A stressful pregnancy might be the last thing a future mother needs, but it is to her unborn baby that this stress spells real trouble. All because stress hormones (called glucocorticoids or GCs) can change foetal brain development, causing the new individuals to develop serious behavioural and/or emotional problems. Despite this danger we remain far from understanding how GCs work. But now a study in rats by a Portuguese team has discovered that the prenatal (before birth) effect of GCs on behaviour is linked to problems in dopamine (a brain messenger). Surprisingly, they also found that it is possible (and easy) to reverse the abnormal behaviours seen in these individuals, a discovery with possible implications for neurological diseases like autism and attention-deficit hyperactivity disorder (ADHD).
Sonia Borges and Barbara Coimbra from the University of Minho found that when rats are exposed to high levels of GCs during its foetal formation, not only they develop abnormal behaviour, but their dopamine levels are lower than normal in several brain areas linked to pleasure. Once normal levels are restored, though, the emotional and social abnormalities seen in these animals disappear. This seems to show that brain changes triggered by early life trauma could be reversed by dopamine, what is remarkable. The study, which is coming out September in the journal Neuropsychopharmacology, has implications for neuropsychiatric disorders associated with dopamine and early neurodevelopmental problems, such as depression, anxiety, ADHD, schizophrenia and autism. Ana João Rodrigues, one of study leaders (together with Nuno Sousa) warns for the need to be very cautious though " Although there are some clues that prenatal stress may affect emotional and social behaviour in humans, our work is still at very early stages. All we can really say" – she points – "is that dopamine is able to improve deficiencies in social behaviour and this might have important implications for diseases characterised by social impairment".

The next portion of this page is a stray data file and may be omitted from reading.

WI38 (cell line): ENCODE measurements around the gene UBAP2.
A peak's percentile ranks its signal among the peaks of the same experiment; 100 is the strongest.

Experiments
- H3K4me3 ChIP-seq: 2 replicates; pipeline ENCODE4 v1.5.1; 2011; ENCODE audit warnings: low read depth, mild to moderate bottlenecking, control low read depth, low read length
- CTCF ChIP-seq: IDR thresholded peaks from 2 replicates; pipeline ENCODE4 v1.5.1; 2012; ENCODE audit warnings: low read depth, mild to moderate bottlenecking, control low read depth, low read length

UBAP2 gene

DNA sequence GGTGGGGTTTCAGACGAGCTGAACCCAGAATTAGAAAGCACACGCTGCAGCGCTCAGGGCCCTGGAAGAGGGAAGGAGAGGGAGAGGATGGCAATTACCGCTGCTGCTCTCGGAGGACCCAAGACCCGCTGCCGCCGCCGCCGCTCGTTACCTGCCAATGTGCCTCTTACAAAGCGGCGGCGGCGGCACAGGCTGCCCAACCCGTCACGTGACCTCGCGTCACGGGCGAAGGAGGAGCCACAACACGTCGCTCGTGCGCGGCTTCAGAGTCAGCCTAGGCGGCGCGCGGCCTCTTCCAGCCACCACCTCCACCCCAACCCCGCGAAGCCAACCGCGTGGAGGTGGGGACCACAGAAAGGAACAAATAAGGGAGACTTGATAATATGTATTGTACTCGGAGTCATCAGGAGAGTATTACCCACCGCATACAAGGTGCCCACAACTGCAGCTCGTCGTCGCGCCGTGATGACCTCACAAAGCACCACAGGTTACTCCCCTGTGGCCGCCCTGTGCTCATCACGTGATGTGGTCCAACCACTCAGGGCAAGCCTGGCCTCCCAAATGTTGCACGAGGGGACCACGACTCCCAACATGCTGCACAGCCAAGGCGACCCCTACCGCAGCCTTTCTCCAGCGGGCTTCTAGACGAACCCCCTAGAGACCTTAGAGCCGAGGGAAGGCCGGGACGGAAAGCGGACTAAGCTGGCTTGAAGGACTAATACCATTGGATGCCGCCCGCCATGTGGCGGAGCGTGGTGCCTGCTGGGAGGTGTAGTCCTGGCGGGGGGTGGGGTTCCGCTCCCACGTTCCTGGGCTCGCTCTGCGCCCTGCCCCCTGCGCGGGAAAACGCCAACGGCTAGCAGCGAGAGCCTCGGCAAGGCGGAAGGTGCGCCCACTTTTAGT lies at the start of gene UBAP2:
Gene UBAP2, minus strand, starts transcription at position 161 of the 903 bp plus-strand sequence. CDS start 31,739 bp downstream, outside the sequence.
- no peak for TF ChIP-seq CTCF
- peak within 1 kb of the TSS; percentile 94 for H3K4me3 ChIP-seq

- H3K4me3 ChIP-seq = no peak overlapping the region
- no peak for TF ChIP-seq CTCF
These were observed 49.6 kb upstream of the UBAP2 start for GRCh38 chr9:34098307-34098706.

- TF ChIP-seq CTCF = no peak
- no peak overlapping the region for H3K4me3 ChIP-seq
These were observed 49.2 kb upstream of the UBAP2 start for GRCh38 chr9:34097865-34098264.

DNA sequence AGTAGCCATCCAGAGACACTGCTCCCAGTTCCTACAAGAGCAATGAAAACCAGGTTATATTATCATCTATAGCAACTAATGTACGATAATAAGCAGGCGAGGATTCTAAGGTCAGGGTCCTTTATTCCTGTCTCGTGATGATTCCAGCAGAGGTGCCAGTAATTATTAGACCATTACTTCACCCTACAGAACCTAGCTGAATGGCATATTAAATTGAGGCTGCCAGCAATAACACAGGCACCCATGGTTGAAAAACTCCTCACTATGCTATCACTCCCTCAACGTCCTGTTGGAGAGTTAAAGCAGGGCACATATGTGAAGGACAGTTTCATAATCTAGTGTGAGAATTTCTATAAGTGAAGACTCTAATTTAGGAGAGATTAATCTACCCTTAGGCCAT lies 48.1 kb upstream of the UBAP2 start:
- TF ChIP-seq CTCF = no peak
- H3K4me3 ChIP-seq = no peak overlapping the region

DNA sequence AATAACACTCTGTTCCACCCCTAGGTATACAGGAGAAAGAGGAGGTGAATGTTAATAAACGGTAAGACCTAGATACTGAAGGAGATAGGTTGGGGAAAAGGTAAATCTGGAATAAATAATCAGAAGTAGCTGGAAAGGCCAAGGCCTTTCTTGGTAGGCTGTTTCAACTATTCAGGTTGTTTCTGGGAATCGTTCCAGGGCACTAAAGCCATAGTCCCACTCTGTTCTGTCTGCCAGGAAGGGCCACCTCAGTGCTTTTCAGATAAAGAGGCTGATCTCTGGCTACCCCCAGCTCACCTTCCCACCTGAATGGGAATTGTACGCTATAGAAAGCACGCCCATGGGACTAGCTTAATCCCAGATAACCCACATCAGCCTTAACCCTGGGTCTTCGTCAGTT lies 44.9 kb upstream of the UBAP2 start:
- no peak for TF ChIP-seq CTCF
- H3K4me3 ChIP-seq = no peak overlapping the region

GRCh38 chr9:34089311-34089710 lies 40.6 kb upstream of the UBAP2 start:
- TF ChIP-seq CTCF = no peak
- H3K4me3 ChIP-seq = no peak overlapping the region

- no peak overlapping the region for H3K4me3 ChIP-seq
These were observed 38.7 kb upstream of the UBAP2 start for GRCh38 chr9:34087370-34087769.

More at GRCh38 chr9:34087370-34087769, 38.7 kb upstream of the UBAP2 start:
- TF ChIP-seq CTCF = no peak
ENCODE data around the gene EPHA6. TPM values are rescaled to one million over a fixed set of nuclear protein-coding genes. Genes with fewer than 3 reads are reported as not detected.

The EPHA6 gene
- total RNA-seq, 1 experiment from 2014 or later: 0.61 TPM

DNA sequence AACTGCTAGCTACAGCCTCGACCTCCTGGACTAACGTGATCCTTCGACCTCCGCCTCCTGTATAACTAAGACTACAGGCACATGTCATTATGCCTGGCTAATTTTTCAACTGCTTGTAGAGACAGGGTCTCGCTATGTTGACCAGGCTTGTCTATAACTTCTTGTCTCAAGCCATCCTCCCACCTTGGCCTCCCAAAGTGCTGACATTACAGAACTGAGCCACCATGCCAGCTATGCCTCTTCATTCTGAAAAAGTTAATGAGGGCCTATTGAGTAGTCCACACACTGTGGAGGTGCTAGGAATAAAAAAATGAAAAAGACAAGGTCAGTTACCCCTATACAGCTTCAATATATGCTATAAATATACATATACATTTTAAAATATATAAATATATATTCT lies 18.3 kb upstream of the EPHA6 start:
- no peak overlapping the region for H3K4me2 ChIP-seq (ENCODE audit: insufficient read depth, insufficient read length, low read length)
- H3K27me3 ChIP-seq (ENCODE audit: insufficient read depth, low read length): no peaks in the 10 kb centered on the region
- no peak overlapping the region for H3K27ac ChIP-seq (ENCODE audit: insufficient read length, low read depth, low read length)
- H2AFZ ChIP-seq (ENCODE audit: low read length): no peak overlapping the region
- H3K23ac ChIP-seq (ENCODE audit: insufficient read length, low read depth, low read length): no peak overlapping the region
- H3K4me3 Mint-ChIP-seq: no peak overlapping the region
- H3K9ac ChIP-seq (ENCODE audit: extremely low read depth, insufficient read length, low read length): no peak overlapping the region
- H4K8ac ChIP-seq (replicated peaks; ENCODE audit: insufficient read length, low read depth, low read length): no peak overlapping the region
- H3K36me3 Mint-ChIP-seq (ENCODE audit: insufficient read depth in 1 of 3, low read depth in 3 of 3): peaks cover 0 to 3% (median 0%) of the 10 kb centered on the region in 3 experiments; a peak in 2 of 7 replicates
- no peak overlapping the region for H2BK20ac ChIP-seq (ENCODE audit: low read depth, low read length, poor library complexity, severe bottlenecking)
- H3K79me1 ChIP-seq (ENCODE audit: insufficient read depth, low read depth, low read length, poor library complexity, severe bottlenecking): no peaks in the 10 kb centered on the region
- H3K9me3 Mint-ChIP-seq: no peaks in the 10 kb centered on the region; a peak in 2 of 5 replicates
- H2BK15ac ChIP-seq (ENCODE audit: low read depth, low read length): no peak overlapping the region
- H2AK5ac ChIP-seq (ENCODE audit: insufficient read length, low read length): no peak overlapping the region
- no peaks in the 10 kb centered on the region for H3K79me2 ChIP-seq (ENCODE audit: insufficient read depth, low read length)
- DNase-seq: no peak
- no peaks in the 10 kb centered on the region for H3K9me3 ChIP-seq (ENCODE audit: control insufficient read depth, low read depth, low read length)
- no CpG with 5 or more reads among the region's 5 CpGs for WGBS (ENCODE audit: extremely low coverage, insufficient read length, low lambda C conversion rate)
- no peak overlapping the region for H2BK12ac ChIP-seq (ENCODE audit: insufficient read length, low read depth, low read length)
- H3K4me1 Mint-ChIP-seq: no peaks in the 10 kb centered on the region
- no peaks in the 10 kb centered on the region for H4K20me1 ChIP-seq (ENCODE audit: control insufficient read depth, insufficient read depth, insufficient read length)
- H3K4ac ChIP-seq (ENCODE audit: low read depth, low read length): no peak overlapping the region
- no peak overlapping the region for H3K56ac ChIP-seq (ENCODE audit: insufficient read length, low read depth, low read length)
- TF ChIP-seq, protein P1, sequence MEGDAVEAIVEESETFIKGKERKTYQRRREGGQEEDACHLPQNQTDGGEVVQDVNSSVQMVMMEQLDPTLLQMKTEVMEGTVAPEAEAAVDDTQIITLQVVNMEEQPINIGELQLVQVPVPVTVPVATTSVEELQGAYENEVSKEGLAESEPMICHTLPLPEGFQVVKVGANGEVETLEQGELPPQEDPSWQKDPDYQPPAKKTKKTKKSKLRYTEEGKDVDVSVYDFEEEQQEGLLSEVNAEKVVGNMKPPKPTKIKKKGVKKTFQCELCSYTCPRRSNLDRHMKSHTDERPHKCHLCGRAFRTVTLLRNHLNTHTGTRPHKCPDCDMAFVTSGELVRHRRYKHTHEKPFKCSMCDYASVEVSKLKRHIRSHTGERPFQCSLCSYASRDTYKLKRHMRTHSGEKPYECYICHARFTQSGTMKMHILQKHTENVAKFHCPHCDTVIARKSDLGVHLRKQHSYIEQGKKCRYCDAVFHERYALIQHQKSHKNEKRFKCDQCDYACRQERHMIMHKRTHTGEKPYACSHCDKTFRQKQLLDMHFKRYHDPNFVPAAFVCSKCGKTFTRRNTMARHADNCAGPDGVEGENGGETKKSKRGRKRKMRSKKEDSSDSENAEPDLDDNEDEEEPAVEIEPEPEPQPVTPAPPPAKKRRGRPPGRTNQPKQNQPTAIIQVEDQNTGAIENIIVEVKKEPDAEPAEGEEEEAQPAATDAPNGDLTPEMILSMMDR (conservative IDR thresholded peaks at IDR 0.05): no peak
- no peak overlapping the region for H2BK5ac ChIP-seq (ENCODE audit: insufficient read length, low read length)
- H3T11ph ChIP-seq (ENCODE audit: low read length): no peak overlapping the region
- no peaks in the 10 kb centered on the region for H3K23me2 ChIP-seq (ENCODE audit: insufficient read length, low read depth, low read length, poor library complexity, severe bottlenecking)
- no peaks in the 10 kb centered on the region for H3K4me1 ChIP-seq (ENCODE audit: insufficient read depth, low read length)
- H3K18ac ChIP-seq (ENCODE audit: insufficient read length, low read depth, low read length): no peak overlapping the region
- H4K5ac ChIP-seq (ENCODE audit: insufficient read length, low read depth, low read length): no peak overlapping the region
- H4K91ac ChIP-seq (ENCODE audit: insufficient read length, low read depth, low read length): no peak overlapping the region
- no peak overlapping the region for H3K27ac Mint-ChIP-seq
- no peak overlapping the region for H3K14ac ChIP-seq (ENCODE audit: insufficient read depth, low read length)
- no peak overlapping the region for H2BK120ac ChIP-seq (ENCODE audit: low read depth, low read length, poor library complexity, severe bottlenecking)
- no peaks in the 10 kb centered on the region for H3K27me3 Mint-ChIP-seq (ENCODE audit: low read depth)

GCs are crucial life hormones – if they mediate the negative effects of stress, they are also involved in all types of normal functions of the body; from controlling the immune system and regulate the metabolism to even help the maturation of foetal organs, GCs are indispensable for life. In fact, even if they can provoke problems in the foetal brain, these hormones are still routinely given to pregnant women in danger of premature delivery, to help foetal lung maturation. So it is urgent to understand better how GCs work to be able to make better crucial, even life-depending, decisions.
So in the study to be published Borges, Coimbra and colleagues looked at their effects before birth, by exposing rats still in the uterus to high levels of GCs (the equivalent of having a very stressed mother), and found that they went to develop signs of depression and lack of motivation (like reported before), but they also saw social impairments. Animals exposed to prenatal stress played less, had less "happy" calls ("happy" and "sad" calls can be differentiated by their sound frequencies) but also interacted awkwardly with others.